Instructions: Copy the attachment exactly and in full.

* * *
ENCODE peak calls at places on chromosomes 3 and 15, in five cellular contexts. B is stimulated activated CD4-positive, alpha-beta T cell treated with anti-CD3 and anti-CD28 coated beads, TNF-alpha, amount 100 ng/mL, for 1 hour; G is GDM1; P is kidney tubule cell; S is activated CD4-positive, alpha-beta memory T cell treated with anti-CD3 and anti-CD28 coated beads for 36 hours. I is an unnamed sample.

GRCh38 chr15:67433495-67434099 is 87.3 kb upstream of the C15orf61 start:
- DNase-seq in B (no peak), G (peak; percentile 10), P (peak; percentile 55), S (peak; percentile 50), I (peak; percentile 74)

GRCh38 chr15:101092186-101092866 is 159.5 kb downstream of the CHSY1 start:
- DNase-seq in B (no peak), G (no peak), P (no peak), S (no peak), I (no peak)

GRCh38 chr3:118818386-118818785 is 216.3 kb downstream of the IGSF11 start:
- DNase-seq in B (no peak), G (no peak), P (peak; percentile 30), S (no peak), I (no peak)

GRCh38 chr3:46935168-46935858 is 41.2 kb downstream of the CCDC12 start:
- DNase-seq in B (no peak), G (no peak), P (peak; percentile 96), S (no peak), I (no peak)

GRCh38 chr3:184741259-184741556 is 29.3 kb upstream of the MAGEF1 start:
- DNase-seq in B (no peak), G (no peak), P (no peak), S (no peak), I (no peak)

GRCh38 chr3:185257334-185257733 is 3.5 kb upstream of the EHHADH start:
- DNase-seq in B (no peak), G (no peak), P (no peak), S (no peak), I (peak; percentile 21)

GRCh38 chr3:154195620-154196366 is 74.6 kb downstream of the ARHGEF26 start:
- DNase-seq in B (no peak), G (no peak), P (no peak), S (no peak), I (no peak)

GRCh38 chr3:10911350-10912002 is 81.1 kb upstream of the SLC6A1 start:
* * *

ENCODE peak calls at places on chromosomes 3 and 15, in five cellular contexts. B is stimulated activated CD4-positive, alpha-beta T cell treated with anti-CD3 and anti-CD28 coated beads, TNF-alpha, amount 100 ng/mL, for 1 hour; G is GDM1; P is kidney tubule cell; S is activated CD4-positive, alpha-beta memory T cell treated with anti-CD3 and anti-CD28 coated beads for 36 hours. I is an unnamed sample.

GRCh38 chr15:67433495-67434099 is 87.3 kb upstream of the C15orf61 start:
- DNase-seq in B (no peak), G (peak; percentile 10), P (peak; percentile 55), S (peak; percentile 50), I (peak; percentile 74)

GRCh38 chr15:101092186-101092866 is 159.5 kb downstream of the CHSY1 start:
- DNase-seq in B (no peak), G (no peak), P (no peak), S (no peak), I (no peak)

GRCh38 chr3:118818386-118818785 is 216.3 kb downstream of the IGSF11 start:
- DNase-seq in B (no peak), G (no peak), P (peak; percentile 30), S (no peak), I (no peak)

GRCh38 chr3:46935168-46935858 is 41.2 kb downstream of the CCDC12 start:
- DNase-seq in B (no peak), G (no peak), P (peak; percentile 96), S (no peak), I (no peak)

GRCh38 chr3:184741259-184741556 is 29.3 kb upstream of the MAGEF1 start:
- DNase-seq in B (no peak), G (no peak), P (no peak), S (no peak), I (no peak)

GRCh38 chr3:185257334-185257733 is 3.5 kb upstream of the EHHADH start:
- DNase-seq in B (no peak), G (no peak), P (no peak), S (no peak), I (peak; percentile 21)

GRCh38 chr3:154195620-154196366 is 74.6 kb downstream of the ARHGEF26 start:
- DNase-seq in B (no peak), G (no peak), P (no peak), S (no peak), I (no peak)

GRCh38 chr3:10911350-10912002 is 81.1 kb upstream of the SLC6A1 start: